nDepend is a tool used for analyzing a .NET code base. It can find issues, track metrics, and create reports.
|nDepend version 5|
nDepend comes with a lot of rules for analyzing your code base. It comes with over 150 rules to check your code against industry best practices.
But I also like that you can easily modify the rules to match your needs. Each rule is a query that you can modify to suit your needs. Perhaps you don’t agree with a naming convention or your organization has some specific coding standards. With CQLinq, you can write and enforce your own rules.
Being able to set a baseline and then monitor trends is a great way to set and reach code-quality goals. If you can express it in a CQLinq query, you can track it. Over time, you can produce graphs to show management how awesome your refactoring project is going.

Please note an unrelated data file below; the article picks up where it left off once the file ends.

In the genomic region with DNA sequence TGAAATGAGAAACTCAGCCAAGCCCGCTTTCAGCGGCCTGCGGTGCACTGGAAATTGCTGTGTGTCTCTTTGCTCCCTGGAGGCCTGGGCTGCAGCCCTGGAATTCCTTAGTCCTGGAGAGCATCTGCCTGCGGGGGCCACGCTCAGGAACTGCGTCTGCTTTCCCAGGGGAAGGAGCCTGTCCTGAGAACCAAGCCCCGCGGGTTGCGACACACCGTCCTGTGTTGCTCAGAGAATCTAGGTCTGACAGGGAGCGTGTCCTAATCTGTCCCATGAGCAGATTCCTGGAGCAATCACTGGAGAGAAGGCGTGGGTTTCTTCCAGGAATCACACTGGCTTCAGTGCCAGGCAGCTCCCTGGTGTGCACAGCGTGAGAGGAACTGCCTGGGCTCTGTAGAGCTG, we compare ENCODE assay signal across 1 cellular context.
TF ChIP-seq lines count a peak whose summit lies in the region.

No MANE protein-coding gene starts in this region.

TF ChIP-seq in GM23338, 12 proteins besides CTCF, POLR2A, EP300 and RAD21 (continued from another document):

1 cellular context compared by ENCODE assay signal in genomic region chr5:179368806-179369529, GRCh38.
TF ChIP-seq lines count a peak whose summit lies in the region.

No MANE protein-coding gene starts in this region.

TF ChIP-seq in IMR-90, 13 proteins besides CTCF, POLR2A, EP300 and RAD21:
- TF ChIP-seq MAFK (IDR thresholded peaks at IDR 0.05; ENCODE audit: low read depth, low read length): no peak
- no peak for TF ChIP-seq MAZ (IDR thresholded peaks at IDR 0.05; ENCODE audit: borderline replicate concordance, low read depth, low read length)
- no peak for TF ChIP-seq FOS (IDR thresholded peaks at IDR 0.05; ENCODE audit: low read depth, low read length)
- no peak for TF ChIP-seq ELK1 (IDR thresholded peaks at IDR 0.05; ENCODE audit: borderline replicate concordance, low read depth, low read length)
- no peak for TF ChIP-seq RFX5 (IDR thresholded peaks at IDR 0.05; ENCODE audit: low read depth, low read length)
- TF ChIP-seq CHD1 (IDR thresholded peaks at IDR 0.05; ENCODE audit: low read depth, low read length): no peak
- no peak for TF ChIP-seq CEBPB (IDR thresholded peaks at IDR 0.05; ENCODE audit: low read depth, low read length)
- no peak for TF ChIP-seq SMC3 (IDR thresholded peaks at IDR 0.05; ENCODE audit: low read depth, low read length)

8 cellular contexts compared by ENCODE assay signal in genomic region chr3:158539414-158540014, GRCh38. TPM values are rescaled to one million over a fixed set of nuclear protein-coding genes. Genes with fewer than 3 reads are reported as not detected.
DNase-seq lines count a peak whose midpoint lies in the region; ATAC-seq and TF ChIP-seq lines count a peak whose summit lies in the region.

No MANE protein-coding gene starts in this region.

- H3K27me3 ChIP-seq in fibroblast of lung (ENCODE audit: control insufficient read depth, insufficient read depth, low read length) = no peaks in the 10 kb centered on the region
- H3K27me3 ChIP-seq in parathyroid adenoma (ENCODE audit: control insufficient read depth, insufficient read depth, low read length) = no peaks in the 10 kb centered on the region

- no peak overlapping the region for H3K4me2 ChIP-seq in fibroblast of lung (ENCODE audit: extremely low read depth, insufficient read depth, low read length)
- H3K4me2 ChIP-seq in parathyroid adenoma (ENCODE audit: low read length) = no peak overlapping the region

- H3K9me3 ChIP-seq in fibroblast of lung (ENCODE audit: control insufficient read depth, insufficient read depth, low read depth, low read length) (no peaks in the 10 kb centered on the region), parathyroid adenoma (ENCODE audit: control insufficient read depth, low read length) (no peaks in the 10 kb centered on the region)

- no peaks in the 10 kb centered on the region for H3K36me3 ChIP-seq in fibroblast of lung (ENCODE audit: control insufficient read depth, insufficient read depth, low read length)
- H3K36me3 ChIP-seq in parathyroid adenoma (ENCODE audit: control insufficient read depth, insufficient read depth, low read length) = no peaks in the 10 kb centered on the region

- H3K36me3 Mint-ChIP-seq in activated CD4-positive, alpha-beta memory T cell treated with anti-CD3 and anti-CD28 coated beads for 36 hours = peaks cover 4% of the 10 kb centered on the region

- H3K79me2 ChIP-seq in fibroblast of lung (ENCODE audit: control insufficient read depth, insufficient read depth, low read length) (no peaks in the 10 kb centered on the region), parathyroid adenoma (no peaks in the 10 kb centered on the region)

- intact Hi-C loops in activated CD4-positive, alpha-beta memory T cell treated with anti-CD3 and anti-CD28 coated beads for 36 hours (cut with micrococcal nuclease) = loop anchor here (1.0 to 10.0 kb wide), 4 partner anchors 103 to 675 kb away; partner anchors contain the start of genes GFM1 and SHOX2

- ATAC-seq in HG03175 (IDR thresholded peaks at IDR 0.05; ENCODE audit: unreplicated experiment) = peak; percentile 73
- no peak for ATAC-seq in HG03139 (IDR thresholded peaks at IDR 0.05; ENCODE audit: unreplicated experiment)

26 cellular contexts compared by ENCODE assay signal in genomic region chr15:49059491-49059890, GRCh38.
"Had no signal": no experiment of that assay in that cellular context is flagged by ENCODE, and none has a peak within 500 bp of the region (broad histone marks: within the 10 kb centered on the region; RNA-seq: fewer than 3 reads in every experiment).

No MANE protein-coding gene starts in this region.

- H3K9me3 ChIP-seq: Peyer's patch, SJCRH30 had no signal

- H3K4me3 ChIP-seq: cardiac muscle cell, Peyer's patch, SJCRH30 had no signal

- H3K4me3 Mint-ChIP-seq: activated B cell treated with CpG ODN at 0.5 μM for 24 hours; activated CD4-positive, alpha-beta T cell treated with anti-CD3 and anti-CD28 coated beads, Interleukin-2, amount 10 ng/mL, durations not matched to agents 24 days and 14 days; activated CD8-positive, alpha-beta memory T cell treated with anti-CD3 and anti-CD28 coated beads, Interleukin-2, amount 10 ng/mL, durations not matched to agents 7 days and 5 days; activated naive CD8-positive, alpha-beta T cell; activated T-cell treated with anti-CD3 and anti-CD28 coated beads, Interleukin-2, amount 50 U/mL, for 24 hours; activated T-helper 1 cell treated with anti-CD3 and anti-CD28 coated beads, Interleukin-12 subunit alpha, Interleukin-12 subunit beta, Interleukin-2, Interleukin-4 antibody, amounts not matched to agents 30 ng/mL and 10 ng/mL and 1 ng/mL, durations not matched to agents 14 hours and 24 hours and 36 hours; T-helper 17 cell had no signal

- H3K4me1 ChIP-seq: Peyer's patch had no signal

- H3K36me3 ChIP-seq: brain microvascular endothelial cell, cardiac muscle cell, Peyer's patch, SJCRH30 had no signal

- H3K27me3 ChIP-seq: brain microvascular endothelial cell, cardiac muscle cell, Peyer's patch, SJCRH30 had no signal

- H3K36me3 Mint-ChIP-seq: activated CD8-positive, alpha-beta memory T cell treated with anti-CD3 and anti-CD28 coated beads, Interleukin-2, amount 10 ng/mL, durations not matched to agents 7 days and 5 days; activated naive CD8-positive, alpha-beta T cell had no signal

I didn’t get around to doing this yet, but you can integrate nDepend into your build process. This should allow you to automatically track metrics over time across your team.
The installation method is different from most other tools I use. You place nDepend placed in a directory, launch the program, and click on a button to associate with the various Visual Studio versions. It isn’t hard and never failed to work properly for me. However, I just found it a little unusual compared to other Visual Studio add-ins.
nDepend is easy to use and powerful. Within 15 minutes of installing it, I found that someone in my project had written code that incorrectly crossed layers. I love the Abstractness VS Instability chart. (More on that here from Scott Hanselman).